Studying economics at Fisher combines the best of liberal arts training with opportunities to gain skills and experience to prepare you for success.
Fisher's economics program is taught as a liberal arts discipline. The curriculum is designed to hone your analytical and critical-thinking skills while building your economic prowess. As a graduate of the program, you will be able to leverage the flexibility, global perspectives, and analytical abilities you learn at Fisher into career success.
An additional benefit of the program is that you will have the opportunity to interact with your professors, applying what you have learned in the classroom while working on projects with them.
You are required to complete a set slate of economics courses that account for 24 of the necessary 36 credits. Electives, which comprise the remainder, are chosen to match your interests and career goals. Economics and Sport as well as Law and Economics are examples of the multidisciplinary electives offered within this program.
In the classroom, you’ll go beyond lectures to participate in class discussions, presentations, and individual and group projects. Additionally, economics majors are encouraged to take advantage of The Washington Experience—a semester spent living and working in the nation’s capital--and finance-focused semesters abroad in London and other locations.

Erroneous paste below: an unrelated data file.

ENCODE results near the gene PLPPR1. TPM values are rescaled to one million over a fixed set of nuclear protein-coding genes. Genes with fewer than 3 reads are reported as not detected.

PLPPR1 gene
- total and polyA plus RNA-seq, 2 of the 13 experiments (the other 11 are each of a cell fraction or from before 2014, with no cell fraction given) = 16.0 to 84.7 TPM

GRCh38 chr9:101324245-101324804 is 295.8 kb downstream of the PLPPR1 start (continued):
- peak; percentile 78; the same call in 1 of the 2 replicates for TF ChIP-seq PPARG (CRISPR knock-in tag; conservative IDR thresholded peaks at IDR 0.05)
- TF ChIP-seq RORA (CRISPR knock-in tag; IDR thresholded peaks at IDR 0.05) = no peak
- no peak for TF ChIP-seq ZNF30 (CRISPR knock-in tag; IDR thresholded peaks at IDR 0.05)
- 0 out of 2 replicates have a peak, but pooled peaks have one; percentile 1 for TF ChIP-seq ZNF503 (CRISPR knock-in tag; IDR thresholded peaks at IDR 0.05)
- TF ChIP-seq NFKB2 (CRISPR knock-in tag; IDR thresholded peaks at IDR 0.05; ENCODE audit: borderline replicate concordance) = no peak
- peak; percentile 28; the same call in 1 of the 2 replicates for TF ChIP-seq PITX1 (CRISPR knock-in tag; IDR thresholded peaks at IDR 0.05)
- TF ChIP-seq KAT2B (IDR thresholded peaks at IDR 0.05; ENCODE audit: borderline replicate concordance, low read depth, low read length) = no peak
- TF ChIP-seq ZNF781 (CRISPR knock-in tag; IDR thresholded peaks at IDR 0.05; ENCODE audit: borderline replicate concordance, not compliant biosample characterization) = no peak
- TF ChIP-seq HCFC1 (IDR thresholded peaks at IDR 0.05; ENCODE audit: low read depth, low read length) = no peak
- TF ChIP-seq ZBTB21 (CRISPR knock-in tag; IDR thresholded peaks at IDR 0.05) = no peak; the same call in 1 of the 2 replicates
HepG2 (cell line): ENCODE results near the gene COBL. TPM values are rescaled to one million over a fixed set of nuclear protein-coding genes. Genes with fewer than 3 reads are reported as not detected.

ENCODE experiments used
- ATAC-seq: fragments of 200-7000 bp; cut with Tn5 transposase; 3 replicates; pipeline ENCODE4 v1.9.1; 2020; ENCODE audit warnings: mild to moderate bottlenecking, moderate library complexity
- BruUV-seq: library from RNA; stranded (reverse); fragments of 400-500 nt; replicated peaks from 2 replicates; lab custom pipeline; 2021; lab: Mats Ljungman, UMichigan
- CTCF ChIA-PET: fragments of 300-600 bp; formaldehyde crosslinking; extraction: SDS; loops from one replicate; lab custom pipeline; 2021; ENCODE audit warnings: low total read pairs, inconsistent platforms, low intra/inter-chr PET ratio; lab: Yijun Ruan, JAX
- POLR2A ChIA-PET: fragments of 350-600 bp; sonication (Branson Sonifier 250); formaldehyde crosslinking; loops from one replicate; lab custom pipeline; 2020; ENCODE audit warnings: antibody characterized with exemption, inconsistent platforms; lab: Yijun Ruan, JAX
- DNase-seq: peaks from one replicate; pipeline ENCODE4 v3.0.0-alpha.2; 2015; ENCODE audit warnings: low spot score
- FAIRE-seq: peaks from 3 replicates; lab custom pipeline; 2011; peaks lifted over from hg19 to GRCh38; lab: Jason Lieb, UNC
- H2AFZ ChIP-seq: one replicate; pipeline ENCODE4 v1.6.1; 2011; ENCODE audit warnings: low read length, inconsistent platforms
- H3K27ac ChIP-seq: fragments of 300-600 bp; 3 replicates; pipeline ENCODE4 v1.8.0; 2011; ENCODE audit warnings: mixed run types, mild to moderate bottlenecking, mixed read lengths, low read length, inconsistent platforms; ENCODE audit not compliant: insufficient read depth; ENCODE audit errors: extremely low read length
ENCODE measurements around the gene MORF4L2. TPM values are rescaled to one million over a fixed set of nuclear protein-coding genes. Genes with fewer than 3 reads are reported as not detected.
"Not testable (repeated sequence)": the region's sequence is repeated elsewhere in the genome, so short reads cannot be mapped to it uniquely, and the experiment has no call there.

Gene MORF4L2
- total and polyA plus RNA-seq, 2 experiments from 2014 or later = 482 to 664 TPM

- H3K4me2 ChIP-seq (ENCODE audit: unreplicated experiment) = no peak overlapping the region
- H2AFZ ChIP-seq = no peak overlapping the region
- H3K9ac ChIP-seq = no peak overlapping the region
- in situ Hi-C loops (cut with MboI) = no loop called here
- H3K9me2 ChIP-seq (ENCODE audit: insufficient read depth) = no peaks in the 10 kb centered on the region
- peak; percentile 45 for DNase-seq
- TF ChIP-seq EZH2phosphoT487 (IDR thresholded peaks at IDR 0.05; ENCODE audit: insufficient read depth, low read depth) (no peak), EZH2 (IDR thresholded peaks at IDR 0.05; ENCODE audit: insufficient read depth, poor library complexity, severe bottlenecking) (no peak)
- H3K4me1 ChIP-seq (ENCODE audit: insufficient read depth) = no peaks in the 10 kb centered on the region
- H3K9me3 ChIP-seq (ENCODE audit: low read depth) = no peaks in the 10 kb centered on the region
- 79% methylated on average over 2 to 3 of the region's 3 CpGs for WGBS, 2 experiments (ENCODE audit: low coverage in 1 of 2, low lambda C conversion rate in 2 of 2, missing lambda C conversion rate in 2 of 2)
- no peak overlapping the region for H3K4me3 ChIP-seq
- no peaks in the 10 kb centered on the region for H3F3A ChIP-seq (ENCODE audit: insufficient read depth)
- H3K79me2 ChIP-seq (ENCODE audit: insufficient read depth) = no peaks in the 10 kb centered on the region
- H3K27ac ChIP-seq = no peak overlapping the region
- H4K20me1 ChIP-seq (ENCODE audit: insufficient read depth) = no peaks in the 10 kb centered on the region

Life After Fisher
Your career possibilities are almost limitless, thanks to the knowledge and skills you gain through this program. Upon graduation, your skill sets and ability to see "the big picture" will be highly valued in the education, business, government, finance, and human services sectors.
A sampling of positions held by Fisher economics graduates includes:
- Portfolio administrator
- Financial analyst
- Project estimator and manager in the construction industry
- Payroll specialist
- Utilities finance coordinator
- Collections paralegal
Others have pursued graduate education in law, economics, public policy, and business at institutions such as George Mason University, University of Rochester, Syracuse University, Carnegie-Mellon University, University of Dayton, Stetson School of Law, Michigan State University, and the Institute for European Studies at the University of Belgium.